On November 1st, 1913, Sultan Mehmed the 5th resigned from every right of domination over the Great Ocean. Exactly one month later, Crete was officially incorporated into the Greek State.
It took almost a century of tears, blood and martyrdom for Cretans to rid of the Ottomans. But in sunny Chania on Sunday, December 1, 1913, it was time for vindication. In the presence of King Constantine and Prime Minister Eleftherios Venizelos, in a very festive atmosphere, Crete was now part of Greece and the blue and white flag was flew proud on top of the fortress of Firka, while 101 cannon shots were fired from Greek Navy warships.
The Ottomans conquered Crete in 1667. Although the whole period was one of a difficult and often bloody struggle, the last 90 years were the most difficult for all Cretans to bear because Greece, after enormous sacrifices following the Revolution of 1821, achieved independence from the Turkish yoke, but Crete remained under Sultan rule.
Even though Cretans fought for their independence as hard as mainland Greeks and made the same sacrifices, the Great Powers had prevented Crete from joining Greece and becoming part of the new Hellenic Nation.
Greece was recognised as a new nation at the signing of the “Protocol of London” on January 22, 1830, but Crete was left out of it. The island was caught in the middle of power politics between the Great Powers that were trying to take as much as they could from the slowly dying Ottoman Empire. Crete was given to the Regent of Egypt to administer in recognition of services provided to the Sultan during the Greek Revolution in Peloponnese.
The Egyptian administration lasted 10 years and it was a relatively quite period in comparison to the previous 10 years. This was primarily due to the Egyptian ruler’s long term plan to achieve permanent control of the island and did not want to give any cause to the Great Powers to interfere with the affairs of Crete during his administration period.
In 1833 there was an uprising but that was put down harshly and swiftly by the Egyptian troops that arrested and hung the leaders of the uprising. The war between the Regent of Egypt and the Sultan in Syria in 1840 and the defeat of the Egyptians put an end to the Egyptian administration of Crete. The Great Powers convened again and still being in favour of keeping the Ottoman Empire intact they signed a new “Treaty of London” in July 1840, ceding Crete from Egyptian control and bringing it again under direct Turkish control.
While that was happening a number of Cretan leaders who had been in exile in Greece, decided to return to Crete to organise a new uprising. Revolution was declared simultaneously in a number of places all over Crete on February 22, 1841. Unfortunately this uprising did not last long as Crete was not prepared for a long struggle. Greece was not in a position to help and the Great Powers were pressing for an end to the bloodshed. By April, many of the surviving rebels left the island for the safety of Greece and a long period in exile.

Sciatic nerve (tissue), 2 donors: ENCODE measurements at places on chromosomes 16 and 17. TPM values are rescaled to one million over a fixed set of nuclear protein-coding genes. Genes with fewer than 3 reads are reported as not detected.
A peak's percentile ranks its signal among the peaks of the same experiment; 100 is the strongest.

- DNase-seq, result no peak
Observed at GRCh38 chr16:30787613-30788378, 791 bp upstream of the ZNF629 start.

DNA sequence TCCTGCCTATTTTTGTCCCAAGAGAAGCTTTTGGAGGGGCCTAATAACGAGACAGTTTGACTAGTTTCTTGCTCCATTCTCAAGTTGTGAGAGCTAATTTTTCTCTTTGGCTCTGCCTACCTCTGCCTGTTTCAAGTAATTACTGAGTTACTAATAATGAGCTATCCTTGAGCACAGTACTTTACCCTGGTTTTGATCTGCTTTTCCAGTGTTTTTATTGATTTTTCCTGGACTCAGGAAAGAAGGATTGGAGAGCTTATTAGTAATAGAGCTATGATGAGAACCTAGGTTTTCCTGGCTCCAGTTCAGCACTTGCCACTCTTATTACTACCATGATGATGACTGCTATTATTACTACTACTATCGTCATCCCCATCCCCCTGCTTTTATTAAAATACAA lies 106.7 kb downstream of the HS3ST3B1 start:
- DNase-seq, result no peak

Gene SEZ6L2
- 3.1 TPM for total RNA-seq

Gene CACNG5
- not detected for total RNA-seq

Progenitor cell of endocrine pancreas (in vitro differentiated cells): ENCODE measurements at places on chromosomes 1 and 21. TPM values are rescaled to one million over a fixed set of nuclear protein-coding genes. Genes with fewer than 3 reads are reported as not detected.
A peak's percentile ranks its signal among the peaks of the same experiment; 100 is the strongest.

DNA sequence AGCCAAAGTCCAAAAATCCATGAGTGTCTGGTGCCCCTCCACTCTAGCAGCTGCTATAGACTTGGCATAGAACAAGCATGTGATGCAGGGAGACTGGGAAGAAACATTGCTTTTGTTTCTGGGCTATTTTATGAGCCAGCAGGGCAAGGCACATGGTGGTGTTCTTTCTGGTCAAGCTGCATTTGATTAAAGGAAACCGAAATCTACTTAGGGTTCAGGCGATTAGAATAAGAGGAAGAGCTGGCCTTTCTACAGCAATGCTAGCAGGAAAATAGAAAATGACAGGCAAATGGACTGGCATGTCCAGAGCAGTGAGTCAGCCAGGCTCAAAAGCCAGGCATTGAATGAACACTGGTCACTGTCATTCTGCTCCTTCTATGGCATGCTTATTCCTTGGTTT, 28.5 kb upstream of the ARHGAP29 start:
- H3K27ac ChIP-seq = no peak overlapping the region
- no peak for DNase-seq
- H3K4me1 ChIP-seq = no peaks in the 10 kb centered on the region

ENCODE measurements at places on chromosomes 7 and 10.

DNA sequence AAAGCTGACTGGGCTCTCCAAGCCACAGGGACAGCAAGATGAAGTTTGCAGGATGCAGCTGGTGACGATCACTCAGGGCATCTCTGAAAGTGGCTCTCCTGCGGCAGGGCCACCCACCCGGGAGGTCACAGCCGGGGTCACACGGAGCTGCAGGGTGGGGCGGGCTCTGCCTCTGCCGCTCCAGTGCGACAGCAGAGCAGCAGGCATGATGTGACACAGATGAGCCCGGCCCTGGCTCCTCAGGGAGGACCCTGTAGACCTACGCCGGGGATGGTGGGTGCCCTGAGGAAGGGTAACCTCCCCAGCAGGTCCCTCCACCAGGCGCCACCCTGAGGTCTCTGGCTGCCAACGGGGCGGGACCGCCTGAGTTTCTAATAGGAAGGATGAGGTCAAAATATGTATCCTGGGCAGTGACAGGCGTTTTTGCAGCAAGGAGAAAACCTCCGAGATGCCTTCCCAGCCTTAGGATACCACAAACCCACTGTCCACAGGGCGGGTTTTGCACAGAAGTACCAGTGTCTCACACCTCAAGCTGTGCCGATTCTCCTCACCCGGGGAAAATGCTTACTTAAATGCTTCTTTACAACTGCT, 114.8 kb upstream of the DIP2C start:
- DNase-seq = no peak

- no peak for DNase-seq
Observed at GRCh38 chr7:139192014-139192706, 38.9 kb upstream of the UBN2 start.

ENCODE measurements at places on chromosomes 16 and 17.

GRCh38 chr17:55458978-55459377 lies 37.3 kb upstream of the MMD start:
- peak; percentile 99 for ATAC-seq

A number of other uprisings were to follow with the biggest one being the 1866 – 1869 revolt, during which Crete experienced one of the bloodiest and harshest periods of repression. The holocaust of the Monastery of Arkadi was to become a legend and an example of the type of sacrifices that Cretans were prepared to make in their struggle for freedom and for “Enosis”, union, with Greece.
Another Cretan uprising took place in 1897-1898 followed by more bloodshed and Ottoman atrocities in Chania in early 1898. Greece sends armed forces to the island, but the Great Powers turn against the Greek army and Cretan rebels. Yet, thanks to the heroic act of Spyros Kayales, who raised the Greek flag using his body as a pole, the Italian head of the Great Powers navy gives the order to stop bombarding Chania.
Now the Great Powers decide to give Crete autonomy, and on November 2 the last Turkish soldier left Cretan territory. Crete was placed under the protection of the Great Powers and only the Sultan’s high sovereignty. From 1898 to 1913 the Cretan State was founded, under Greek King George and a government of five Christians and a Muslim, as Muslims accounted for about 25% of Cretan population in 1900.
During that period, a dominant political force appeared, a young lawyer, Eleftherios Venizelos, who quickly came into conflict with King George. The “Revolution in Therissos” (March 10, 1905), organized by Venizelos, forced George to resign from his power in Crete. He was replaced by Greek politician Alexandros Zaimis. The main demand of the insurgents was the immediate union of Crete with Greece.
The victorious outcome of the Balkan Wars (1912-1913) for Greece, due to the insightful policy of Greek Prime Minister Eleftherios Venizelos, has accelerated developments. On May 30, 1913, the Sultan of the Fellowship resigned all his rights to Crete by the Treaty of London (Article 4), and he withdrew from his Sovereignty on the island (November 1, 1913). Crete was free and its union with Greece was finally achieved.